The Center for Security Studies (CSS), a Swiss think tank,has published a report examining how the tactics of China’s influence operations have evolved during the first year of the Covid-pandemic. According to the report’s executive summary:
July 2021 In a bid to strengthen perceptions of legitimacy of this messaging campaign, China has relied on official conduits, such as diplomats and state media. This official messaging has largely been framed to stay within the boundaries of platform rules, perceptively taking advantage carve-outs, to claim inaction by social media platforms as confirmation that China is abiding by the rules and as stamp of legitimacy for its narrative control efforts. Anchored within platform rules, the core messaging of China’s influence operations has been promoted by dispensable amplification networks of hijacked or fake social media accounts that can be reconstructed with comparative ease, when taken down by social media companies. […]
To arrive at a careful evaluation of impact, this report concentrates on how the tactics of China’s influence operations have evolved during the first year of the pandemic. Looking at China’s key priority of information control, the first section conceptualizes the adaptation of influence operations to align with this preference while taking advantage of the global reach of social media. Building on this understanding, section two explores the ways in which Chinese influence operations have attempted to systematically exploit carve-outs that have emerged from how social media have regulated official statements and newsworthy content. Section three analyzes in more detail the integrated messaging apparatus China has sought to develop, in particular in respect of the specific roles that China’s diplomatic network, state media, and fake social media accounts play in creating, shaping, and promoting narratives. Unpacking China’s attempts to distinguish its endeavor of narrative control from disinformation campaigns, section four examines China’s responses to accusations of disinformation and steps taken by social media companies and by targeted states to address this specific tactic. The report concludes with evaluating the potential implications of China’s influence operations in terms of their immediate objective to shape international perceptions of China’s actions during the pandemic and raises attention about the capabilities developed in this process and their potential deployment in case of a further deterioration of relations with China.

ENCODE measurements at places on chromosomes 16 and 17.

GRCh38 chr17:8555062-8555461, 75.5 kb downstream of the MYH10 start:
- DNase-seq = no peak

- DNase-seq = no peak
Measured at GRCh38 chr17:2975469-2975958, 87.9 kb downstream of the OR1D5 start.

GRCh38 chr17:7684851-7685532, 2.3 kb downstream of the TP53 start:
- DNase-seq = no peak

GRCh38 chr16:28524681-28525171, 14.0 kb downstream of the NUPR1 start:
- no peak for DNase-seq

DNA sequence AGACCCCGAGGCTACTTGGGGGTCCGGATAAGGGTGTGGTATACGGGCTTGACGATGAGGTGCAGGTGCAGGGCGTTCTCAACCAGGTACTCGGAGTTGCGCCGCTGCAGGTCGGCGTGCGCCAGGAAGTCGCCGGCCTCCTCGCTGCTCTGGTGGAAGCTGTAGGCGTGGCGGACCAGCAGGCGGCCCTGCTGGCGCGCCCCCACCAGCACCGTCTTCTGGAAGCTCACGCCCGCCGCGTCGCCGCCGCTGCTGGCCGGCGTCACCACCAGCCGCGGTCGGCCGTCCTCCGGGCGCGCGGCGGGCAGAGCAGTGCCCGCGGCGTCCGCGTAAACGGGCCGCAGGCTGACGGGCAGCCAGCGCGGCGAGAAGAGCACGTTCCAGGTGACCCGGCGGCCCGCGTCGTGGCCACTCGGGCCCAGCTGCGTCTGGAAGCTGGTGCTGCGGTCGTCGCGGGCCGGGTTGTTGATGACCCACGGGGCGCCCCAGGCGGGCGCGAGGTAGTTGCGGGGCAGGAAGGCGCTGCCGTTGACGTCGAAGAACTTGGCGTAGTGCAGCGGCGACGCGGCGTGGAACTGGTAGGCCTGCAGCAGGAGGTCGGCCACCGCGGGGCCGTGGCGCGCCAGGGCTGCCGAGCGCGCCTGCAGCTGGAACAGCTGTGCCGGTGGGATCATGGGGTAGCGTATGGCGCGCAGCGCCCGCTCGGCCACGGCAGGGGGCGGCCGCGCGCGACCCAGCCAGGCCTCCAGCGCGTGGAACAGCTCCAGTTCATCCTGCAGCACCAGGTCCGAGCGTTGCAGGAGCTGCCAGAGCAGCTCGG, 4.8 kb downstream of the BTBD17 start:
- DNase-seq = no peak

Read the full report here.